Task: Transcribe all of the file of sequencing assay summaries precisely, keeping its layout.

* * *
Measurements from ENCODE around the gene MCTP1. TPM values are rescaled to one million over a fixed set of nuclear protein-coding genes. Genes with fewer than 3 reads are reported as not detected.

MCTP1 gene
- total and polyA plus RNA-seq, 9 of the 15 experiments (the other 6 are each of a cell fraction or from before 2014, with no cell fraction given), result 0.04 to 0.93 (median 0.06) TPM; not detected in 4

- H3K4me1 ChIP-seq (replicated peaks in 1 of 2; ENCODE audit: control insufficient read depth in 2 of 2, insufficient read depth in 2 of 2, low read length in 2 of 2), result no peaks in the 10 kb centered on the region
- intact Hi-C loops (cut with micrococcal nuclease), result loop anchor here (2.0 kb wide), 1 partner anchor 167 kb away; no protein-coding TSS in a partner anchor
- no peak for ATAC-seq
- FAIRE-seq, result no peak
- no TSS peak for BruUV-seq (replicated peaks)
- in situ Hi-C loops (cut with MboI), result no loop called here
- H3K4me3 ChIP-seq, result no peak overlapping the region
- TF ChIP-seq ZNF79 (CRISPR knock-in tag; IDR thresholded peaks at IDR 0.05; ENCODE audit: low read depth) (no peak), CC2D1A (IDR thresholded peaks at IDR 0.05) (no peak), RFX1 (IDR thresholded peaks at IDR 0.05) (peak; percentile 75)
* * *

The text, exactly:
Measurements from ENCODE around the gene MCTP1. TPM values are rescaled to one million over a fixed set of nuclear protein-coding genes. Genes with fewer than 3 reads are reported as not detected.

MCTP1 gene
- total and polyA plus RNA-seq, 9 of the 15 experiments (the other 6 are each of a cell fraction or from before 2014, with no cell fraction given), result 0.04 to 0.93 (median 0.06) TPM; not detected in 4

- H3K4me1 ChIP-seq (replicated peaks in 1 of 2; ENCODE audit: control insufficient read depth in 2 of 2, insufficient read depth in 2 of 2, low read length in 2 of 2), result no peaks in the 10 kb centered on the region
- intact Hi-C loops (cut with micrococcal nuclease), result loop anchor here (2.0 kb wide), 1 partner anchor 167 kb away; no protein-coding TSS in a partner anchor
- no peak for ATAC-seq
- FAIRE-seq, result no peak
- no TSS peak for BruUV-seq (replicated peaks)
- in situ Hi-C loops (cut with MboI), result no loop called here
- H3K4me3 ChIP-seq, result no peak overlapping the region
- TF ChIP-seq ZNF79 (CRISPR knock-in tag; IDR thresholded peaks at IDR 0.05; ENCODE audit: low read depth) (no peak), CC2D1A (IDR thresholded peaks at IDR 0.05) (no peak), RFX1 (IDR thresholded peaks at IDR 0.05) (peak; percentile 75)